Brutalist Style

Brutalist Style
chicago interior design

Image by kern.justin
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Brutalism is a term used to describe a specific architectural style popular from the ’50s to the ’70s – you’ve probably seen many examples without knowing they constitute an an architectural movement. Brutalist buildings are typically made of poured concrete and are marked by their blocky, strong, rough appearance. Famous Chicago examples include the University of Chicago’s Regenstein Library and the inner campus of the University of Illinois at Chicago (the building that gets wider as it gets taller is called University Hall – see photo below). Both were designed by Walter Netsch (of Air Force Academy Cadet Chapel fame).

According to Wikipedia, Brutalist style emerged from post-war reconstruction efforts as countries looked for inexpensive ways of rebuilding. Hindsight is always 20-20, though, and many have come to criticize most of the Brutalist movement. These buildings do have a certain presence that many others lack, however, as they seem to convey a sense of sheer weight and stability. They also provide a counterpoint to modern pillars of glass that seem to defy gravity by relying exclusively on interior steel frames for construction. Overall, they always remind me of structures rendered in video games (simple blocks and regular angles are easiest to draw).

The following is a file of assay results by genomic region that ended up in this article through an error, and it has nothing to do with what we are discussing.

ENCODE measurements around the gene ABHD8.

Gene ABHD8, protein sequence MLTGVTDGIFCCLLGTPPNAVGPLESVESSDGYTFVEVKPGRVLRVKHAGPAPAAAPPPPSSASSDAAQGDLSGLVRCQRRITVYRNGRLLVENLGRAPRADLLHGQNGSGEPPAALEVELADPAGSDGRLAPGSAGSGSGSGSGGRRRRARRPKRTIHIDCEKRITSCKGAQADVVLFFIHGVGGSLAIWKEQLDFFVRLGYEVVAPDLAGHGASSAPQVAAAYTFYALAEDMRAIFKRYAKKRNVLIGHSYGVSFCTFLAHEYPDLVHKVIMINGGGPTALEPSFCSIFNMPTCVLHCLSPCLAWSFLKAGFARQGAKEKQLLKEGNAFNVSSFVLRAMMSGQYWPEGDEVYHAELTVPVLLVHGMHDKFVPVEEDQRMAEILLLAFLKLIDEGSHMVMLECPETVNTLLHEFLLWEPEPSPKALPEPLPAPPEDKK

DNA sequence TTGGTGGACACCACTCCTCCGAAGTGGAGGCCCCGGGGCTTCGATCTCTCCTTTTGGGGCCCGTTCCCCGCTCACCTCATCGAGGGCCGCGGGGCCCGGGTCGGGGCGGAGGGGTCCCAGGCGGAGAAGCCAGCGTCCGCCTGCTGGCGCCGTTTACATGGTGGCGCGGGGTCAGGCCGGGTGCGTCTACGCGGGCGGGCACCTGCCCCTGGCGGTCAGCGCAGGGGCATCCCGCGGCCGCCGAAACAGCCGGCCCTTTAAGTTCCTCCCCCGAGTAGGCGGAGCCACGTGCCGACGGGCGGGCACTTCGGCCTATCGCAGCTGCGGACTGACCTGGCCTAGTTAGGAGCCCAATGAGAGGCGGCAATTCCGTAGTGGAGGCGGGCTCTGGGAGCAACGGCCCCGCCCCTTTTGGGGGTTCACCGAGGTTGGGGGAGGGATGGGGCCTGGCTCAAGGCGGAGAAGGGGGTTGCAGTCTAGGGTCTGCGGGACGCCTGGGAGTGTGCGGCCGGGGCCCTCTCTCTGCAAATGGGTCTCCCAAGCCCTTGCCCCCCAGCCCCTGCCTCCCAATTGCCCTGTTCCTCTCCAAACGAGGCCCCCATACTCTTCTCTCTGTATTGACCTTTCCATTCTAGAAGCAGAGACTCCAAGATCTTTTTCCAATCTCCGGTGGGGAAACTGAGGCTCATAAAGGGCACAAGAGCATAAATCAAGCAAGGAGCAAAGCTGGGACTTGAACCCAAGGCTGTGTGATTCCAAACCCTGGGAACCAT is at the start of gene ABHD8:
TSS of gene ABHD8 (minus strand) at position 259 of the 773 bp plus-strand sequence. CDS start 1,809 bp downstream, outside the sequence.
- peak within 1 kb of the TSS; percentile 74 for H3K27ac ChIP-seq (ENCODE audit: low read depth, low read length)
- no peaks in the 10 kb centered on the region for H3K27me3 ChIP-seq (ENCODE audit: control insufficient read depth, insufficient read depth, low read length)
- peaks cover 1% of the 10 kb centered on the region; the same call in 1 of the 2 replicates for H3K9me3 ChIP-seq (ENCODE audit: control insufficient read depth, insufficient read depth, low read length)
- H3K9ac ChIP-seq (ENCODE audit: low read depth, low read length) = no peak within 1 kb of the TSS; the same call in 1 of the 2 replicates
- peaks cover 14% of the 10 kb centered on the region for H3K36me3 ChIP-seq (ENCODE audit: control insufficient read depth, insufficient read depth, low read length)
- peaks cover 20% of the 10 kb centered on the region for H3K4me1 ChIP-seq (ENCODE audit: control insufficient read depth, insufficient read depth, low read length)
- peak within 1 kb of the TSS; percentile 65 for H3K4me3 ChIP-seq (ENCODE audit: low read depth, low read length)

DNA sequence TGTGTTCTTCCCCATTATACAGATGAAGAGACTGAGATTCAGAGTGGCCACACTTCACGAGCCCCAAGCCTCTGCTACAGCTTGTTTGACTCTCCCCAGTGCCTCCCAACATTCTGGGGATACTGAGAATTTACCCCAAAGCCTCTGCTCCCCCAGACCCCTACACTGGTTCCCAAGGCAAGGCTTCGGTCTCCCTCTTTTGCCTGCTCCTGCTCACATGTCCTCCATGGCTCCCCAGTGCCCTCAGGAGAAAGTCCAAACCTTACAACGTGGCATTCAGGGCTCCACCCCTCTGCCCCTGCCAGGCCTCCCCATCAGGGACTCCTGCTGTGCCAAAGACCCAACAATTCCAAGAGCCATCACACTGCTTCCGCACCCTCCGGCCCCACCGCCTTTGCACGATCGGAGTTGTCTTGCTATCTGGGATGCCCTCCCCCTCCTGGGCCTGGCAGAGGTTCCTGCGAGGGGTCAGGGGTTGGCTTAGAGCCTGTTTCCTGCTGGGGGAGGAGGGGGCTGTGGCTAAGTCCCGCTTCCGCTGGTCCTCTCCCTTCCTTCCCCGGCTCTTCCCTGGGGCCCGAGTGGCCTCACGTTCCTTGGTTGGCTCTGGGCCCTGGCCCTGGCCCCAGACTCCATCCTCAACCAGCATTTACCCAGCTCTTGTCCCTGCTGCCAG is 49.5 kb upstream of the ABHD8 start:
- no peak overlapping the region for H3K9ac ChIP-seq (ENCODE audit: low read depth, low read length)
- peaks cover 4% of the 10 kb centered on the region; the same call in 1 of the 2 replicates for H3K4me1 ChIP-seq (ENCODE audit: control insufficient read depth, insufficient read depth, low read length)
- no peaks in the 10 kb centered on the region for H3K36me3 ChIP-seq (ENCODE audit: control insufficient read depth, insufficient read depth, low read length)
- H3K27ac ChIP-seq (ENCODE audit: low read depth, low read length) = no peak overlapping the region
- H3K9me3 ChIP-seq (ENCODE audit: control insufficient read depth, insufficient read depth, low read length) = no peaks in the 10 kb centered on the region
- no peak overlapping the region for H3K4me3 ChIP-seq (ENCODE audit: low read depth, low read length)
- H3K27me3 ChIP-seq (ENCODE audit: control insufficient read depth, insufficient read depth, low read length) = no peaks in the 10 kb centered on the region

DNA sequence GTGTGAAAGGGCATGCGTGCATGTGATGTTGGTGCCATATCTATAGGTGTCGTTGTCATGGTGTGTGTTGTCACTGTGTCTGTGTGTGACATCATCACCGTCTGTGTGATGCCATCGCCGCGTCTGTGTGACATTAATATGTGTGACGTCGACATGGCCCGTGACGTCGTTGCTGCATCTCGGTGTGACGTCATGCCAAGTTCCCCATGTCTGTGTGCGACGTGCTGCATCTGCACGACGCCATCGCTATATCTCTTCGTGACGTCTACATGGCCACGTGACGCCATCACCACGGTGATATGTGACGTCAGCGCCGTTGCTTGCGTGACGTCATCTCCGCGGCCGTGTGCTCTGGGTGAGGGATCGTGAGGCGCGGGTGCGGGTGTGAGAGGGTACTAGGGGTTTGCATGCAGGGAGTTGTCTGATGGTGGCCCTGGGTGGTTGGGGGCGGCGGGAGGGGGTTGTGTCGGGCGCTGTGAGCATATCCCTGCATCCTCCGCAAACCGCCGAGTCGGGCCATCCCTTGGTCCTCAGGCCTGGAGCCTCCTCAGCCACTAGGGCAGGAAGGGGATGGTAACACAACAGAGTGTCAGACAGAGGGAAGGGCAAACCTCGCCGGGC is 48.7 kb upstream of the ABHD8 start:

This photograph was taken from the roof of the Roosevelt Street parking garage during some rather dramatic lighting conditions. The Will Ferrel film Stranger than Fiction used part of University Hall in the end of the film – it looked as though there were some interesting views – anybody know if it possible to walk in and take photos?

Tags:Brutalist, style


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